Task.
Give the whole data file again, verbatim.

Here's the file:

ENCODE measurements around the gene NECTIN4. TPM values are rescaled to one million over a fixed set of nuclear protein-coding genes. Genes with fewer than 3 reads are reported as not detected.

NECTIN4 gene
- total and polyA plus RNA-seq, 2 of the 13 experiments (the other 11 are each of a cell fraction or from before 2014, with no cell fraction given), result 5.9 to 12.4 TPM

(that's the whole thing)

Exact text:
ENCODE measurements around the gene NECTIN4. TPM values are rescaled to one million over a fixed set of nuclear protein-coding genes. Genes with fewer than 3 reads are reported as not detected.

NECTIN4 gene
- total and polyA plus RNA-seq, 2 of the 13 experiments (the other 11 are each of a cell fraction or from before 2014, with no cell fraction given), result 5.9 to 12.4 TPM